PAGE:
Jay Morgan
Jul 12, 2016

Advertising: Time for a redefinition

What is and what isn't 'advertising'? Maybe we should expand our definition, writes Jay Morgan of J. Walter Thompson Sydney.

Jay Morgan
Jay Morgan

“That’s ridiculous, it's nonsense, that’s not advertising!” When I heard a peer of mine say that, I was stumped and I didn’t know how to respond. It wasn’t because I didn’t know what they were trying to say, it was because I was genuinely shocked. The item in question was an online video for a brand that had garnered over 10 million views. My peer's reaction seemed odd. Wouldn’t the client be happy with this? Ten million people seemed to think it was pretty interesting.

Perhaps there’s a bigger question here: what is the definition of marketing and advertising?

Marketing - Def. (dictionary.com)
The act or practice of calling public attention to one's product, service, need, etc.

As an advertising professional, I’ve always believed that our job is to generate attention for brands and cut through audience indifference. Sometimes that attention is for a new product. Sometimes it’s to position an existing product in a new way. Other times it’s to draw attention to a brand's purpose so it can create preference for itself.

Regardless of the purpose, the objective of any marketing is to cut through people's aversion to advertising, to be genuinely interesting and thought-provoking. The question then, is not what kind of ad should we create but how can we create something that provides an antidote to overcome this inherent indifference. This is where the art of creative comes into play. Creative combines human truths, we call them insights, and available stimuli into compelling ways to create attention-grabbing ideas.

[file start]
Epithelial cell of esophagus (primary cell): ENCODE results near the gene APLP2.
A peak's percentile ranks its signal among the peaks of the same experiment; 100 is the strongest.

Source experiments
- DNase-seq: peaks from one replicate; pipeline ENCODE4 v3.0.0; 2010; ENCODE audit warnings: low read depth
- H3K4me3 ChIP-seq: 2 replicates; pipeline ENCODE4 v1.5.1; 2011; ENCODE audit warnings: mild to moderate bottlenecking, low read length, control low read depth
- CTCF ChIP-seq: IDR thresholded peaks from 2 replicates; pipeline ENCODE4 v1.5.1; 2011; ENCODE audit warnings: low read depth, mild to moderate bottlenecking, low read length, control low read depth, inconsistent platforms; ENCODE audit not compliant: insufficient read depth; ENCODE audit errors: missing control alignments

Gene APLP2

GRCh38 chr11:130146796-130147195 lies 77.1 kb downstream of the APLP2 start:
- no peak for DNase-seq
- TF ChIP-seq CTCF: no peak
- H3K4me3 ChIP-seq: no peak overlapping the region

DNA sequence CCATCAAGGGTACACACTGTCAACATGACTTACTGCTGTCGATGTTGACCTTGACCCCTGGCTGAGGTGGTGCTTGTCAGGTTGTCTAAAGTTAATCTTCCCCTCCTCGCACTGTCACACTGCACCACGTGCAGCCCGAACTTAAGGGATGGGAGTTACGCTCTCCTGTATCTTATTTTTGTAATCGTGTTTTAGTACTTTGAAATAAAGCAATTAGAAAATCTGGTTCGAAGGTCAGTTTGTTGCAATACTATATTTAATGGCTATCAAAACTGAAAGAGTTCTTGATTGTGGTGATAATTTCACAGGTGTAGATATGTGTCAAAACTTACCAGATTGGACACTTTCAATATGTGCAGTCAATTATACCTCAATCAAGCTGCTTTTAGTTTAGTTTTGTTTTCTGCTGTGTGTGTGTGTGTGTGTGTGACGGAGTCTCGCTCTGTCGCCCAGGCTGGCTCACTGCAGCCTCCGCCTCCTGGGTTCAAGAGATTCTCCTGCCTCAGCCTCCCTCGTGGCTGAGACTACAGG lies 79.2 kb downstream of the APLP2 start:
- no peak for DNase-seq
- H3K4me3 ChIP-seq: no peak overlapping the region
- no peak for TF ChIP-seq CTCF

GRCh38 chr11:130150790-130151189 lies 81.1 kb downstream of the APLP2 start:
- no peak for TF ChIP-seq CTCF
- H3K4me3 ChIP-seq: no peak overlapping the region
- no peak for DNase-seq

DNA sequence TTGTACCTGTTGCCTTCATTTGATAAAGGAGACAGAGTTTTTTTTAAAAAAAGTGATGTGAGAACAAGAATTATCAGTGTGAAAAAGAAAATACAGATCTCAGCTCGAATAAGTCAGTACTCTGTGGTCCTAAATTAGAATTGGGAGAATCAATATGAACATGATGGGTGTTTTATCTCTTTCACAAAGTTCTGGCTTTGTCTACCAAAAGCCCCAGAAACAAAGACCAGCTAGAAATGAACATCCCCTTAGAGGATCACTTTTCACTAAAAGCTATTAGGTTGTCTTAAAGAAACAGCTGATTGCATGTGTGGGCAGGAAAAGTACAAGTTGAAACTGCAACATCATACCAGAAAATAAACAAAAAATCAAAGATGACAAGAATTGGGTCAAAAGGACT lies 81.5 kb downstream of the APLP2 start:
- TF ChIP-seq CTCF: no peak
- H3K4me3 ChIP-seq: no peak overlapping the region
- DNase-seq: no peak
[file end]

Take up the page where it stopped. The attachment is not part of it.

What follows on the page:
One of the reasons I’m still so excited about the work I do is because innovation is a constant source of creative opportunity, with new things being invented daily—the latest new VR headset, self-driving cars, that new social platform craze, artificial intelligence you can talk to, wearable devices, 360-degree video, paint that acts like a solar cell.

We have the opportunity to redefine, on a constant basis, what the definition of advertising is. Not only is it incumbent on us to do so, it’s the opportunity we desperately need to take to stay relevant.

The landscape for possibilities opens up tremendously when you break from a tradition. All of the following can be considered advertising:

In a world where we are constantly campaigning for all kinds of equality, why aren’t we campaigning for our own creative equality?

All advertising should be given the chance to grab attention, if it does, it’s good advertising, if it doesn’t it’s not.

Clients should take time to explore the benefits of this new breed of attention-grabbing work. And as agencies we need to get better at providing clients with the reassurance, through research, rigour, and data, that it’s worth it.

It’s worth mentioning that to exist in this space, both agency and client need to have a healthy appetite for discomfort. The most attention-grabbing advertising is always going to be something new, and increasingly that new thing is the use of technology to tell new stories.

We are in a golden age where technology and innovation are constantly presenting new ways to tell brand stories that overcome indifference to the advertising to make it genuinely interesting.

If I owned a brand and an agency said "what do you want, attention for your brand or respect from other advertising agencies and your peers?”, I know which one I’d choose.

Whatever form it takes, create advertising that grabs people’s attention and overcomes their indifference. That’s good marketing. 

Jay Morgan is group digital creative director at J. Walter Thompson Sydney

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